Aerial view of the Getreidemarkt campus with the logo of the IET

© Matthias Heisler

sCO2-Processes

Numerous projects have been carried out in the research area of ​​sCO2 processes.

Selected Projects

In a research cooperation, the IET supports the company Hydrotaurus GmbH in the development of a reciprocating engine with CO2 as the working medium, which is always in the supercritical state. The machine is to be used to convert low-temperature thermal energy (low-temperature heat) into mechanical energy as much as possible.

During a work cycle, the working medium exchanges mechanical energy with a hydraulic system, in which hydraulic oil is brought from a low to a high pressure level. In an idealized way, the changes in the state of the working medium during the cyclic process result in a rectangular shape in a state diagram in which the pressure is plotted against the specific volume (p,v-diagram).

At the given temperature levels of heat supply and heat release, the geometry of the reciprocating piston machine must be designed in a way that the area inscribed by the cyclic process is as large as possible. In the figures, two cyclic processes are shown as examples in a p,v and a T,s diagram (the latter plots temperature versus entropy).

Process cycle, consisting of 2 Isobaric and 2 Isochoric lines in an Diagram Pressure versus specific Volume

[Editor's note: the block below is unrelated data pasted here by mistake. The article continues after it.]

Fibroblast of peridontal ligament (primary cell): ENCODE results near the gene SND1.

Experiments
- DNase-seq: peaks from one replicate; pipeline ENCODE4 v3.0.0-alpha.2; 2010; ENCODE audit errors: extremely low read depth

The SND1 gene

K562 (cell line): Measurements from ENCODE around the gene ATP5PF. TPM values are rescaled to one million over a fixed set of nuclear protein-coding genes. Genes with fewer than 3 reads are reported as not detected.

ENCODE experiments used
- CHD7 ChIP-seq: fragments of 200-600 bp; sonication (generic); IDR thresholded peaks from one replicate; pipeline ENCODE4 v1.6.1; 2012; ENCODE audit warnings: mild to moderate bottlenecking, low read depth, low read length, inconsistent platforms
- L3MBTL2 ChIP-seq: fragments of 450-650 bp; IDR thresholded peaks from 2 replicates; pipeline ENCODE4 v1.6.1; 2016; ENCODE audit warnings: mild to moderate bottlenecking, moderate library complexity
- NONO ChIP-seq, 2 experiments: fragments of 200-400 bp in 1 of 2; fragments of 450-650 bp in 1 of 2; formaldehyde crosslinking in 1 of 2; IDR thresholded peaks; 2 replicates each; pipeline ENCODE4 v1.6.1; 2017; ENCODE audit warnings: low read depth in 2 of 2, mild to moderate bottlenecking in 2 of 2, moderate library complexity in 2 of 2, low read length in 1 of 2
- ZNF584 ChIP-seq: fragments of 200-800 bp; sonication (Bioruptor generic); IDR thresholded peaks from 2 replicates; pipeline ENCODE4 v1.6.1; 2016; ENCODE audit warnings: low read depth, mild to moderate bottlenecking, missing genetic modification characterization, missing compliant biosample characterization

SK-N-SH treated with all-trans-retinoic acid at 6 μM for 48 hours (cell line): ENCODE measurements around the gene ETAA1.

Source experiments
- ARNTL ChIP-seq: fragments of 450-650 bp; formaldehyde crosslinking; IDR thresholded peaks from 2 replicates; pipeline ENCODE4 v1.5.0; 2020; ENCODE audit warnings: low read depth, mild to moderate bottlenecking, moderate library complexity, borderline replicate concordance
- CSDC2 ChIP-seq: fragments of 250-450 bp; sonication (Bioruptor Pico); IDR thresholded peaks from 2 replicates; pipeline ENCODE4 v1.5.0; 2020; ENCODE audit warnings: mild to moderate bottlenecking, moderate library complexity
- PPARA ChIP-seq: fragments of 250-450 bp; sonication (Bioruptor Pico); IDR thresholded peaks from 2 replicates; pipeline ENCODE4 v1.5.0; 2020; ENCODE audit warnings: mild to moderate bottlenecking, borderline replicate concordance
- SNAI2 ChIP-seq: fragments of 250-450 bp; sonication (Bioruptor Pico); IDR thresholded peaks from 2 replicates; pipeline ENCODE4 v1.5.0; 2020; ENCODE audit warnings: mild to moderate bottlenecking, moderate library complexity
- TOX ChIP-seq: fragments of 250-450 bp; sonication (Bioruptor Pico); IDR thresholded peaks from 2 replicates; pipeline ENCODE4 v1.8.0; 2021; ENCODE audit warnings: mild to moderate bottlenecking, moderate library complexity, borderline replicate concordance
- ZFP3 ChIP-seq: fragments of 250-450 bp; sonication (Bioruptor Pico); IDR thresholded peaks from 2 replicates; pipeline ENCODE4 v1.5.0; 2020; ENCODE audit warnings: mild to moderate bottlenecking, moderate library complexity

Contact:

Ao.Univ. Prof. Dipl.-Ing. Dr.
Karl PONWEISER
+43 1 58801 302310

Process cycle, consisting of 2 Isobaric and 2 Isochoric lines in a Diagram Temperature versus Entropy

Concentrated Solar Power (CSP) plants can play an important role in the energy supply mix in the twenty first century. Nevertheless, the Levelized Cost of Electricity (LCoE) of CSP has not attained the level targeted except for few installations in exceptionally good locations. As of today, many ongoing research projects aiming at enhancing the efficiency of the power block and reducing the associated costs are based on supercritical CO2-technology. However, relatively high ambient temperatures, typical in regions characterized by high solar irradiation, remain the Achilles heel of supercritical CO2-cycles, as the efficiency of these systems drops dramatically in warm environments, where ambient temperature is close to, or higher than the critical temperature of pure CO2 (31°C), hence not allowing to adopt condensation (Rankine) cycles with expectedly higher efficiencies. This issue stems as an intrinsic critical hurdle for the future commercialization of CSP-plants, which may be difficult to overcome by any means, with the technology currently in use or with standard supercritical CO2-technology.